Most importantly, the prosperity that has defined the country’s modern development has been shared, held in common and enjoyed by all. There has never been a better time to be Chinese, and the people of China rightfully possess an abiding confidence in themselves and their future.

This is a complete reversal of the circumstances China faced in the not-so-distant past, when foreign aggressors occupied its territory and attempted to force it into submission. In that time, colonizers could rely on their industrial might to leverage concessions from sovereign peoples at the barrel of a gun.

During the national liberation struggles of the 20thcentury — China among the most notable, both for its scale and its establishment of a socialist state — the traditional colonial form of relations could not continue. Instead, a neocolonial system of financial instruments and influence peddling characterized the extraction of value from Global South to North.

While features of this relationship have changed in new contexts, the nature of these relationships and of imperialism itself has remained the same. Military strength is still the “hard” foundation of a country’s power, but there are new weapons being brought to bear in new conflicts — especially informational ones. To combat countries that have advanced their industries enough to compete on an even playing field, the neocolonial behemoths must use inborn advantages in media and publishing to disseminate narratives justifying their place at the top of the global hierarchy.

China is no exception. The media and governments of the West, particularly the United States, act in lockstep to undermine China and subvert its development. It is their desire, and this is hardly a secret, to see it turned from an independent country with its own economic system and path to a wholly subservient manufacturing base; the “world’s factory” with a chronically underpaid and overworked labor force. To that end, they have fabricated an unspoken boycott on any information or ideas that run contrary to whichever narrative they wish to keep in focus. This effective embargo, like the naval blockades of yesteryear, is a tool used by the dominant powers to shape the world as they see fit.

That is not what the Chinese people want, nor what the CPC wants. Socialism distinguishes itself from capitalism in many ways, but one of the most important is the building of an economy along rational lines rather than the “anarchy” of capitalist production. To that end, foreign investment is welcome, but never foreign exploitation. It is not in the people’s interest for the country to stagnate in a middle-income trap, nor for multinational monopolies to keep a permanent stranglehold on the most advanced technologies or segments of the labor force. Building common prosperity for all has been the Party’s pursuit from the beginning, and it continues that quest today through innovation and a commitment to balanced development.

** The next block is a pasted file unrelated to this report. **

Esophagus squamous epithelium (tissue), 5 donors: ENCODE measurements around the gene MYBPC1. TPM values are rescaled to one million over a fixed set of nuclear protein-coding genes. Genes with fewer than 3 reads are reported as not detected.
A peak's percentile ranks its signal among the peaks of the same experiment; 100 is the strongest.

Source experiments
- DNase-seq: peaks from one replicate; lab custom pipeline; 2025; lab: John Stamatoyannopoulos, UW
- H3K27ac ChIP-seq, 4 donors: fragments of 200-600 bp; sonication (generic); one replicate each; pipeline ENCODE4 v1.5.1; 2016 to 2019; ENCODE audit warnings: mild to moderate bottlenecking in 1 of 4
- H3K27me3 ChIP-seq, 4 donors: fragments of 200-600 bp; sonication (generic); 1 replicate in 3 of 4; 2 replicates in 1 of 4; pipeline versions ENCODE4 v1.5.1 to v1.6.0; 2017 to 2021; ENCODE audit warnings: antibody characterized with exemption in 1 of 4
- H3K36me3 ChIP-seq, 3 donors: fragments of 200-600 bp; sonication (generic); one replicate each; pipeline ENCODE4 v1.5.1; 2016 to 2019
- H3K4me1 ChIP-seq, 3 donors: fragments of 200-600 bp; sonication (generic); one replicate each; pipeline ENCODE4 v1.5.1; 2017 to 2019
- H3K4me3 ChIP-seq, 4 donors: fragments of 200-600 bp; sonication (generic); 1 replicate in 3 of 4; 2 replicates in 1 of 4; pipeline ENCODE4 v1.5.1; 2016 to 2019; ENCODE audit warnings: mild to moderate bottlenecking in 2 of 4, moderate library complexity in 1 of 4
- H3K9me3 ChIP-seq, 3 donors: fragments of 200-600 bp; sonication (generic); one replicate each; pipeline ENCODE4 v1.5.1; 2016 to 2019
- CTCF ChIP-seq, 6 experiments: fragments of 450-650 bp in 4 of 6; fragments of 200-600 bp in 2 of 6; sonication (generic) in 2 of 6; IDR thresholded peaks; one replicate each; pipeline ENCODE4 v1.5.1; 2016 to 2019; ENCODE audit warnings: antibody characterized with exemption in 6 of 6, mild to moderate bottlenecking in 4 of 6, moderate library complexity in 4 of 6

So although the China of today is in a far stronger position than it was in its war-torn past, our task as foreign observers is no less urgent. It is our job to “run the blockade”, so to speak. The reason is simple: If those neocolonial usurpers got their way, all of China’s progress would be rolled back in an instant. The calamitous period witnessed after the end of the Soviet Union — which saw life expectancies nosedive and millions fall into penury —would be ten times more devastating if socialist China falls to the machinations of the 21stcentury’s own Eight-Nation Alliance. Preventing such a catastrophe is of paramount importance.

When the Snows, Anna Louise Strong, Israel Epstein, Dr. Bethune, Agnes Smedley, Dr. George Hatem, Rewi Alley and so many others came to China, they did so because they understood the CPC’s vision and respected the Party’s clarity of purpose. Not all were communists, but they shared a desire to see a better, fairer, more dignified life for the workers of the world.

We must respect that ideal, and keep it etched on our hearts. We must distinguish ourselves from foreigners who come to China with underhanded intentions to exploit its people or its resources. Our mission must be more than the selfish pursuit of personal enrichment.

So, simply put, what are we here to do? We are here to help China’s development however we can, tell the stories that need to be told and play our role in defending the gains of the revolution. This is how we can honor those who came before, and travel the long road to liberation on a path they carved out for us so many years ago.

Anything less is unacceptable.

作者:陈 医

编辑:刘鑫慧

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发表于: 2021-12-13 01:57:30 AM